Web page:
A conference committee in the Minnesota Legislature, and/or Gov. Tim Walz, should kill a pair of companion bills on opioid use (SF 751/HF 400) — before the legislation kills victims of chronic pain.

This feels-like-we’re-doing-something-good effort to combat a manufactured crisis will hurt more than it helps. The Legislature is taking a “ready, fire, aim” approach guaranteed to create suffering for Minnesotans who need prescriptions to manage their real pain to sustain a real life.

We are talking about the lives of cancer patients, burn and trauma victims, amputees, and other major surgery patients.

It’s arrogant and ignorant for politicians to say no one needs these pills, they shouldn’t be made, or that one pill is the start of heroin addiction. People turn to street drugs for problems that government ignores, like pain and suffering. Prohibition and taxation do not stop illicit drug use anymore than they stop pain and suffering. Actually, they create it.

Mark Twain popularized the saying that there are “three kinds of lies: lies, damned lies, and statistics.” Quoted numbers from the Centers for Disease Control and Prevention say that 64,000 Americans die annually from drug overdoses. That is all drugs, legal and illegal. Of that, roughly half are by opioids, legal and illegal. Of that 32,000 — close to 90 percent are overdoses of the opioids heroin and fentanyl, leaving around 5,000 deaths per year from solely misusing prescription pills.

By comparison, more than 6,000 people a year commit suicide due to unmanageable pain; 6,000 die riding bicycles; 40,000 in cars; 88,000 from alcohol; and 480,000 from tobacco.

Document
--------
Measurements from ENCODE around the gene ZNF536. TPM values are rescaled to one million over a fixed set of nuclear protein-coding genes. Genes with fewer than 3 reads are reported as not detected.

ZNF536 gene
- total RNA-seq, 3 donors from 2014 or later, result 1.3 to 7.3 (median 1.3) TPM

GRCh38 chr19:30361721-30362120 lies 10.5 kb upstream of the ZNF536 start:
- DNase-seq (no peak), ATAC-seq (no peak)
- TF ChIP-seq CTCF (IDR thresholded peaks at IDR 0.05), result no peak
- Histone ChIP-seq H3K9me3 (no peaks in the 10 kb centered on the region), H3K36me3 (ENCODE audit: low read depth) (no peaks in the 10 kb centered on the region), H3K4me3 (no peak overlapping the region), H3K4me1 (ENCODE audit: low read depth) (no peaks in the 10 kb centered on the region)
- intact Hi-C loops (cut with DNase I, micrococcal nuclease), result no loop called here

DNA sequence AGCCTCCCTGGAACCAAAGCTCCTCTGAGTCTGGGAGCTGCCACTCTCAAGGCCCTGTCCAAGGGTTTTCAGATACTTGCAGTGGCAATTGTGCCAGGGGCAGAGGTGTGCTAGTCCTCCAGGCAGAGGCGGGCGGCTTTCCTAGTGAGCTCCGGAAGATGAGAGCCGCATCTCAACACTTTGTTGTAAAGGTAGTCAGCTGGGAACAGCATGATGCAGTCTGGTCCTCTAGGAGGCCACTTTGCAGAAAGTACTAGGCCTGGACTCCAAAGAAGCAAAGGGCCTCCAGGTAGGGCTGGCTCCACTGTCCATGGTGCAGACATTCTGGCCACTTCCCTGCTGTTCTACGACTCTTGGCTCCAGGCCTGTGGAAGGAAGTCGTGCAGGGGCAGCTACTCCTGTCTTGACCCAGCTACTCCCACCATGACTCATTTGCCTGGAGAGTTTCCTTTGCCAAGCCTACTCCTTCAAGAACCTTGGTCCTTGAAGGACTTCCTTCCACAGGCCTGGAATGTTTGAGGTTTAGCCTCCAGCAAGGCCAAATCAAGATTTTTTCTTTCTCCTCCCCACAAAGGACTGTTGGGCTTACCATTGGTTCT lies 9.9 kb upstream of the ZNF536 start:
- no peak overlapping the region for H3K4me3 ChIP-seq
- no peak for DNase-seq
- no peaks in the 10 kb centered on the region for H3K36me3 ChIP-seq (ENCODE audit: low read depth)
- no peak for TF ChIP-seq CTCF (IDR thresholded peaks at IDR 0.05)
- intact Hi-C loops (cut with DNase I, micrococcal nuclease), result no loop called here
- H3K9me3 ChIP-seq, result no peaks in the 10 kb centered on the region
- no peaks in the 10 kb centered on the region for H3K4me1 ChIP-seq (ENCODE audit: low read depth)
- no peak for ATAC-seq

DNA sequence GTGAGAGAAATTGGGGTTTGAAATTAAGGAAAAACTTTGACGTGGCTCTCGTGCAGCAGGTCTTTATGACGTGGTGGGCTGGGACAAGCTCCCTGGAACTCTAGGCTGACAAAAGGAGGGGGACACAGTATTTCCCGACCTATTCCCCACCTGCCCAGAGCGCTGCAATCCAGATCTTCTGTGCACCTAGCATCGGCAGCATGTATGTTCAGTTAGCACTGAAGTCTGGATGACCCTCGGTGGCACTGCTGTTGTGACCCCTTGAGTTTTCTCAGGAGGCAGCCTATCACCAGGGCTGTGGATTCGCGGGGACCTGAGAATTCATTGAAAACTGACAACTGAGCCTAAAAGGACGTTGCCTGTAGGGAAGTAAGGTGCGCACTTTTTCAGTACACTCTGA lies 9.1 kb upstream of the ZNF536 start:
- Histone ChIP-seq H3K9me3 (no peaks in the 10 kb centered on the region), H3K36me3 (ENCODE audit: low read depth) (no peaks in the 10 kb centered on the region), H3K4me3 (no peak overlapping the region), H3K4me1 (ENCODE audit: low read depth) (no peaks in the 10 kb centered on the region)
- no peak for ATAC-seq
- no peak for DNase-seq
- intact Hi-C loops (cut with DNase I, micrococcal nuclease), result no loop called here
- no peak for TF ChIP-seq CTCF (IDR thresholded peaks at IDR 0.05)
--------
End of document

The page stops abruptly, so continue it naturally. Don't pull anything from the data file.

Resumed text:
The last report in Minnesota said that 422 state residents died from opioid overdose in a year, legal and illegal. The authorities said that 91 percent of those were fentanyl or heroin. The 38 other deaths were attributed to misused authentic prescriptions.

Is the solution to increase costs on the 99.998 percent who don’t misuse their drugs and who are alive because of these pills?

State Sen. Julie Rosen, R-Vernon Center, authored SF 1098 to force pharmaceutical companies to provide transparency on how they arrive at such high drug prices. Then she authored SF 751 to raise the costs of drugs with $20 million in new annual fees for manufacturers and wholesalers of opioids. This money is slated to create a new government advisory board, with a portion going toward law enforcement. To see how that will work, consider marijuana (which by the way is a gateway off opioids).

No pain patients have been involved in any advisory council or task force making these recommendations. Under the legislation, you would need a state ID to get your prescription (but not for the more dangerous act of voting). Your doctors would be allowed half the number of days to treat pain, or could lose a license and have assets seized, including your private medical records. Several doctors have announced they will no longer treat chronic pain because of the risk of government. In a related story, several heroin dealers have just announced that they will expand their products and services to fill that void.

Let’s use our heads and not just our hearts for once. Urge your legislator and Gov. Walz to stop this illogical, expensive, regressive, misdirected overreaction that will hurt real Minnesotans with real medical pain.


Chris Holbrook is chair of the Libertarian Party of Minnesota.